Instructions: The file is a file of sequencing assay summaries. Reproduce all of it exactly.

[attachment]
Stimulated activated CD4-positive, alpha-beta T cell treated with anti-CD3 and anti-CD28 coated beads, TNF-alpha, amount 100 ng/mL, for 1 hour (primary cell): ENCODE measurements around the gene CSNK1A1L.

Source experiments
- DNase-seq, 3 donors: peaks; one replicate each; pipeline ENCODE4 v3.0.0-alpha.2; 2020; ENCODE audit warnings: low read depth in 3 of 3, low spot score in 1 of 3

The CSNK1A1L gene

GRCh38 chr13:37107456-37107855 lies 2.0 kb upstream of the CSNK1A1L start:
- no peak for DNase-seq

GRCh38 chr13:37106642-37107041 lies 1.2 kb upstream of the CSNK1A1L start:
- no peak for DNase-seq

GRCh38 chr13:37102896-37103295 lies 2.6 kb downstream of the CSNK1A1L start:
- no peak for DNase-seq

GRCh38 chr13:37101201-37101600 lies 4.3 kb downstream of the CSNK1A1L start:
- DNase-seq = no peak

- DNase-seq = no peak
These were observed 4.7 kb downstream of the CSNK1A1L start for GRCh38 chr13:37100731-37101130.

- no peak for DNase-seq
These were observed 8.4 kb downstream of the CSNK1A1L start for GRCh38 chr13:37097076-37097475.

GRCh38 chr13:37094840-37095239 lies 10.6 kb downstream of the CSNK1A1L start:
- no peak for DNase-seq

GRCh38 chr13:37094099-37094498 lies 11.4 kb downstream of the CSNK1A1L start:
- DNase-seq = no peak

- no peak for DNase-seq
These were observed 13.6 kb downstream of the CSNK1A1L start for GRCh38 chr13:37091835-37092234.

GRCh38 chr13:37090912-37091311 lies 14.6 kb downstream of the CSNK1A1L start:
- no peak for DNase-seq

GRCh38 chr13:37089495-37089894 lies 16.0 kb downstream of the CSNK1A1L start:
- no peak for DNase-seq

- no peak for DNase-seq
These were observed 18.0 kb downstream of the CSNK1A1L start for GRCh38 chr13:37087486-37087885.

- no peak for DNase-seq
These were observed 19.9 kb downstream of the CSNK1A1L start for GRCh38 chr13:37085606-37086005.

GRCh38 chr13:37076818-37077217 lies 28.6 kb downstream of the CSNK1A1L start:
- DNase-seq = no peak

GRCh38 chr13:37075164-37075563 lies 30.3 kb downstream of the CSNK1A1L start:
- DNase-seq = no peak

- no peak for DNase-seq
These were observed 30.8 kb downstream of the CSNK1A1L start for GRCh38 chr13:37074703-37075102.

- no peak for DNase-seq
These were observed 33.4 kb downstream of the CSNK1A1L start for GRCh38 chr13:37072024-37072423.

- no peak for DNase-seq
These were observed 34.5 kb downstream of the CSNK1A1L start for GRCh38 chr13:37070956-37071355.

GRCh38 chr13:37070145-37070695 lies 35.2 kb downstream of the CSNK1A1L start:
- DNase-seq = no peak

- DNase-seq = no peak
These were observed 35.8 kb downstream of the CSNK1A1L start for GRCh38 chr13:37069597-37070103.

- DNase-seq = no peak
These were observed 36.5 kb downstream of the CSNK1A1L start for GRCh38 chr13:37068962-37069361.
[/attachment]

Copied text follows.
Stimulated activated CD4-positive, alpha-beta T cell treated with anti-CD3 and anti-CD28 coated beads, TNF-alpha, amount 100 ng/mL, for 1 hour (primary cell): ENCODE measurements around the gene CSNK1A1L.

Source experiments
- DNase-seq, 3 donors: peaks; one replicate each; pipeline ENCODE4 v3.0.0-alpha.2; 2020; ENCODE audit warnings: low read depth in 3 of 3, low spot score in 1 of 3

The CSNK1A1L gene

GRCh38 chr13:37107456-37107855 lies 2.0 kb upstream of the CSNK1A1L start:
- no peak for DNase-seq

GRCh38 chr13:37106642-37107041 lies 1.2 kb upstream of the CSNK1A1L start:
- no peak for DNase-seq

GRCh38 chr13:37102896-37103295 lies 2.6 kb downstream of the CSNK1A1L start:
- no peak for DNase-seq

GRCh38 chr13:37101201-37101600 lies 4.3 kb downstream of the CSNK1A1L start:
- DNase-seq = no peak

- DNase-seq = no peak
These were observed 4.7 kb downstream of the CSNK1A1L start for GRCh38 chr13:37100731-37101130.

- no peak for DNase-seq
These were observed 8.4 kb downstream of the CSNK1A1L start for GRCh38 chr13:37097076-37097475.

GRCh38 chr13:37094840-37095239 lies 10.6 kb downstream of the CSNK1A1L start:
- no peak for DNase-seq

GRCh38 chr13:37094099-37094498 lies 11.4 kb downstream of the CSNK1A1L start:
- DNase-seq = no peak

- no peak for DNase-seq
These were observed 13.6 kb downstream of the CSNK1A1L start for GRCh38 chr13:37091835-37092234.

GRCh38 chr13:37090912-37091311 lies 14.6 kb downstream of the CSNK1A1L start:
- no peak for DNase-seq

GRCh38 chr13:37089495-37089894 lies 16.0 kb downstream of the CSNK1A1L start:
- no peak for DNase-seq

- no peak for DNase-seq
These were observed 18.0 kb downstream of the CSNK1A1L start for GRCh38 chr13:37087486-37087885.

- no peak for DNase-seq
These were observed 19.9 kb downstream of the CSNK1A1L start for GRCh38 chr13:37085606-37086005.

GRCh38 chr13:37076818-37077217 lies 28.6 kb downstream of the CSNK1A1L start:
- DNase-seq = no peak

GRCh38 chr13:37075164-37075563 lies 30.3 kb downstream of the CSNK1A1L start:
- DNase-seq = no peak

- no peak for DNase-seq
These were observed 30.8 kb downstream of the CSNK1A1L start for GRCh38 chr13:37074703-37075102.

- no peak for DNase-seq
These were observed 33.4 kb downstream of the CSNK1A1L start for GRCh38 chr13:37072024-37072423.

- no peak for DNase-seq
These were observed 34.5 kb downstream of the CSNK1A1L start for GRCh38 chr13:37070956-37071355.

GRCh38 chr13:37070145-37070695 lies 35.2 kb downstream of the CSNK1A1L start:
- DNase-seq = no peak

- DNase-seq = no peak
These were observed 35.8 kb downstream of the CSNK1A1L start for GRCh38 chr13:37069597-37070103.

- DNase-seq = no peak
These were observed 36.5 kb downstream of the CSNK1A1L start for GRCh38 chr13:37068962-37069361.